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THE Ruias of Essar Group are in no mood to part with BPL Mobile, the Mumbai-based operator they had acquired on behalf of Hutchison Essar (HEL) last year. In a fresh twist, they have slapped a claim of Rs 1,300 crore on HEL on account of losses suffered by BPL Mobile shareholders because of an injunction on the sale or transfer of its shares.

“While the loss suffered by BPL’s shareholders is Rs 970 crore, the company has made an additional claim of Rs 320 crore for the loss of reputation,” a person familiar with the development said. Their contention is that as a result of the court injunction, BPL Mobile shareholders were unable to deal in shares. They could neither pledge their shares nor raise money because investors wanted free shares. “This is hurting the company, which is in a capital-intensive business,” said a person close to the development.

This latest move comes at a time when HEL is all set to be renamed as Vodafone Essar. It was expected that after the Essar Group and Vodafone buried the hatchet over the sale of Hutchison’s stake in HEL in May, it would bring an end to the ongoing dispute between Vodafone and Essar over the ownership of BPL Mobile’s Mumbai circle. But industry experts say the Ruias’ latest salvo could signal their resolve to hold on to BPL Mobile and perhaps even sell it at a higher price.

But first, a quick recap. HEL had paid Rs 1,617 crore to Essar for the purchase of BPL Mobile last year. Since under the current mobile telephony norms, an existing operator cannot hold more than 10% in another entity in the same circle, Essar had made sure that its telecom arm, Essar Teleholdings, limited its direct stake in BPL Mobile to 9.9%. Mauritius-based investment company Capital Global holds 16.1% while BPL Communications has the balance 74%. Although the exact ownership has never been publicly acknowledged, it is widely believed that these two companies are controlled by friends and associates of the Essar Group.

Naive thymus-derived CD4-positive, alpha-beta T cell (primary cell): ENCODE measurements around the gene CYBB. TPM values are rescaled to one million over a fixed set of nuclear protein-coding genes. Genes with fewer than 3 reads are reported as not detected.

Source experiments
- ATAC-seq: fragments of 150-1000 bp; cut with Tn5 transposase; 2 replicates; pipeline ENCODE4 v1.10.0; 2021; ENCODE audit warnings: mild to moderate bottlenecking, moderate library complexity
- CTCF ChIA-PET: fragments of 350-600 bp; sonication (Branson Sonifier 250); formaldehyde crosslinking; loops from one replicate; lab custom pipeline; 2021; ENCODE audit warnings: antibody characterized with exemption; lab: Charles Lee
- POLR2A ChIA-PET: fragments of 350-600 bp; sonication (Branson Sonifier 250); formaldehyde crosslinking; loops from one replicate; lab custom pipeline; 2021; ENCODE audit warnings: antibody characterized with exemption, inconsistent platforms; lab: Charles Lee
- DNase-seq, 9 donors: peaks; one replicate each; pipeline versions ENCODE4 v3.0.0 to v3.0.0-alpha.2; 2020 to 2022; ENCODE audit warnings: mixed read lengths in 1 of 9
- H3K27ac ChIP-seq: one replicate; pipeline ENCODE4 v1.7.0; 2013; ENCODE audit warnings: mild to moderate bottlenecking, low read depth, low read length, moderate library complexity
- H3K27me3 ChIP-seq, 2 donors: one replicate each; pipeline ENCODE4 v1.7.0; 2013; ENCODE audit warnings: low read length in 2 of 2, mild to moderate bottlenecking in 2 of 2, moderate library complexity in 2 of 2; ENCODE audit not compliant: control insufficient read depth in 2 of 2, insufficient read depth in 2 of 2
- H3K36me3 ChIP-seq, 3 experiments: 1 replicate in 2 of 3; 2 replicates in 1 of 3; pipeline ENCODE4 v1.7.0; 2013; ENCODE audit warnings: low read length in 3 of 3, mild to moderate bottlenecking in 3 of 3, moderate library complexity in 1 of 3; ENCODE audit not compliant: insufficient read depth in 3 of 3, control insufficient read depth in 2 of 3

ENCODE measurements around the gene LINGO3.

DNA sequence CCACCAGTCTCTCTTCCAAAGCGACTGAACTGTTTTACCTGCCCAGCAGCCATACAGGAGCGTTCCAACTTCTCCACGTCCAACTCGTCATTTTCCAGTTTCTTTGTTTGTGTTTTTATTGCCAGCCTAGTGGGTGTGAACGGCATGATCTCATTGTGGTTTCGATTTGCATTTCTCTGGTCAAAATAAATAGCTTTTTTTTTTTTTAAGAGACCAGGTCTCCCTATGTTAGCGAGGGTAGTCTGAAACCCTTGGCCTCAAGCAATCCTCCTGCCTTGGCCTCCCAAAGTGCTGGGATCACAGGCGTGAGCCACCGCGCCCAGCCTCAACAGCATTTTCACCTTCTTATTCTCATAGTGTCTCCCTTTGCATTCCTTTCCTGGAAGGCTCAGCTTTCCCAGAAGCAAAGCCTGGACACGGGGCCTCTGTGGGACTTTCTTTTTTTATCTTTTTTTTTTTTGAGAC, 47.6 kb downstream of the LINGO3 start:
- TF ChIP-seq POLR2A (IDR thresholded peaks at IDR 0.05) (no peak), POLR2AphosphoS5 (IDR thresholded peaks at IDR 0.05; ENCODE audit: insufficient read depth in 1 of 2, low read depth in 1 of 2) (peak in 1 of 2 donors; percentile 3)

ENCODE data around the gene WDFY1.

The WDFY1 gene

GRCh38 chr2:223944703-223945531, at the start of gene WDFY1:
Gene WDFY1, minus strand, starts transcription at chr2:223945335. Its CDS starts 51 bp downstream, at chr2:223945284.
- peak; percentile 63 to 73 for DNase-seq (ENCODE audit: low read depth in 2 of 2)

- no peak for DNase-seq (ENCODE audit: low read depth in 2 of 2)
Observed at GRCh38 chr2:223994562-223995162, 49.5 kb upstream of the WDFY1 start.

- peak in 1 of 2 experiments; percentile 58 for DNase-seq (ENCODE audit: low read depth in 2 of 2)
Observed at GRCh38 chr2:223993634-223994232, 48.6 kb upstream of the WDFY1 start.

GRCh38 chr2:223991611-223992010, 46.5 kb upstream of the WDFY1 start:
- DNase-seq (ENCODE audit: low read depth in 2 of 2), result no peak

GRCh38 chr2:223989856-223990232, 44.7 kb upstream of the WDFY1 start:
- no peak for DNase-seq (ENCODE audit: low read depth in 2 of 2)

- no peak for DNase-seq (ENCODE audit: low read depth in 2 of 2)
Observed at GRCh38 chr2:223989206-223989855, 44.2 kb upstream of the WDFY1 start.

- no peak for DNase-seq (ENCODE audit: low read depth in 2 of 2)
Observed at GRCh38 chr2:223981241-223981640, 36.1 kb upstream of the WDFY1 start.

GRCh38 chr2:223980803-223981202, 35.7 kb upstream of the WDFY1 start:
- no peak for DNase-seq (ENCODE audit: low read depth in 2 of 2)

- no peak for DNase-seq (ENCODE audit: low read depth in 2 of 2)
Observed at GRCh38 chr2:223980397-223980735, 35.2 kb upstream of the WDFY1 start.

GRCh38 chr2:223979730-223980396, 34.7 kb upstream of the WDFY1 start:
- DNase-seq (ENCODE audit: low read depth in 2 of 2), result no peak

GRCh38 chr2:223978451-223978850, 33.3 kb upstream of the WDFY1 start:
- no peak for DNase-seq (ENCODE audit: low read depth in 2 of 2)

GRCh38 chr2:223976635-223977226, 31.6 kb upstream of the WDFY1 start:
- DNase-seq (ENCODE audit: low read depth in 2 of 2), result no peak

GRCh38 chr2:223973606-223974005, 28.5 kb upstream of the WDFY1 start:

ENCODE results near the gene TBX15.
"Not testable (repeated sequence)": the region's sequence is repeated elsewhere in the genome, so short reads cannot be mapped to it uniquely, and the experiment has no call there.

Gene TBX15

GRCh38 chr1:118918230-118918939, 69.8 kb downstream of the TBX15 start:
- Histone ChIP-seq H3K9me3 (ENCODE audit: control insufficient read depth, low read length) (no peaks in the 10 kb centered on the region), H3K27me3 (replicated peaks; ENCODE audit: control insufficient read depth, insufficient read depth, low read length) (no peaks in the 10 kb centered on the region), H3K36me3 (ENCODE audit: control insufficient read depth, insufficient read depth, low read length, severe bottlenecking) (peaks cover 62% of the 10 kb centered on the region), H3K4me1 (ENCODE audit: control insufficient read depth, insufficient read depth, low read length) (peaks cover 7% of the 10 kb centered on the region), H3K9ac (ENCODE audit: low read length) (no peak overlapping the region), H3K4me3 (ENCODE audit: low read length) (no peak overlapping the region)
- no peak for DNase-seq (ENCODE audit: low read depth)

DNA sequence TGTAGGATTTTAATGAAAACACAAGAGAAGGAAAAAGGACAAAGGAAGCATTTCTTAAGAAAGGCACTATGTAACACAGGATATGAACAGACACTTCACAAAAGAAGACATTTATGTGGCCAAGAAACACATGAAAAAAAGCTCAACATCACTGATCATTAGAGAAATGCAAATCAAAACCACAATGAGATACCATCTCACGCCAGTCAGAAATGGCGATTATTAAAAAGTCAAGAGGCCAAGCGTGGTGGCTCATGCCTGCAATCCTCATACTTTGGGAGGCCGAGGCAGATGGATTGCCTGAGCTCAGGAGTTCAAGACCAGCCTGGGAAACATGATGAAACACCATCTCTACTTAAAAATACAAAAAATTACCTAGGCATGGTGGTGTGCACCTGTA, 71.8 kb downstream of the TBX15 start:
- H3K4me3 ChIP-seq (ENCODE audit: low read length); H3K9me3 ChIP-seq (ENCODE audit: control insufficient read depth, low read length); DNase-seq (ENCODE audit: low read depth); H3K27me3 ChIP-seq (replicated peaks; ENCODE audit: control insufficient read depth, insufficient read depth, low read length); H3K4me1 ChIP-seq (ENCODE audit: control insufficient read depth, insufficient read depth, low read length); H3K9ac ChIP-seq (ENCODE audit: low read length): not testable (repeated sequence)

Essar, however, terminated the sale of BPL Mumbai, citing non-receipt of clearance from the Department of Telecom for the merger of BPL Mobile with HEL, after its share purchase agreement expired on July 31, ‘06.

Subsequently, HEL filed a petition in the Bombay High Court, acting on which the court restrained Essar from selling the BPL Mumbai circle to any third party. It also ordered the setting up of an arbitration tribunal for the settlement of the dispute. The Rs 1,300-crore claim was made around 10 days ago before the arbitration panel set up by the two sides in February this year. The three member tribunal, headed by former Supreme Court chief justice RS Pathak, was scheduled to meet on July 16 to give its verdict. However, the meeting has been indefinitely adjourned following the ill-health of Justice Pathak, said persons close to the development.

HEL MD Asim Ghosh refused to comment. A BPL spokesperson said, “Since the matter is sub-judice, we cannot comment.” The whole issue is whether the termination of the share purchase agreement by Essar is valid or not. HEL had alleged that termination of the agreement allowing Hutch to buy BPL by July 31, ‘06, was illegal.

In order to complete the deal on time, Hutch also waived certain pre-conditions, including a DoT approval. But Essar contends that DoT approval was a legally binding condition that needed to be fulfilled prior to the merger. Vodafone bought a 67% controlling stake in HEL in May this year. However, the BPL Mobile case is between BPL and HEL. After the integration of HEL with Vodafone is completed, HEL will be renamed Vodafone Essar. Vodafone CEO Arun Sarin has already said Vodafone was not factoring in Mumbai while making assumptions about the potential of the Indian market. Vodafone will “have to resolve it (BPL Mobile) with Essar”, he said earlier this year. Yet last year, when BPL Mobile had announced an investment of Rs 200 crore to revamp its network and roll out new services, industry sources had speculated that it could be a move by the Ruias to build value ahead of a possible sale at a better valuation.

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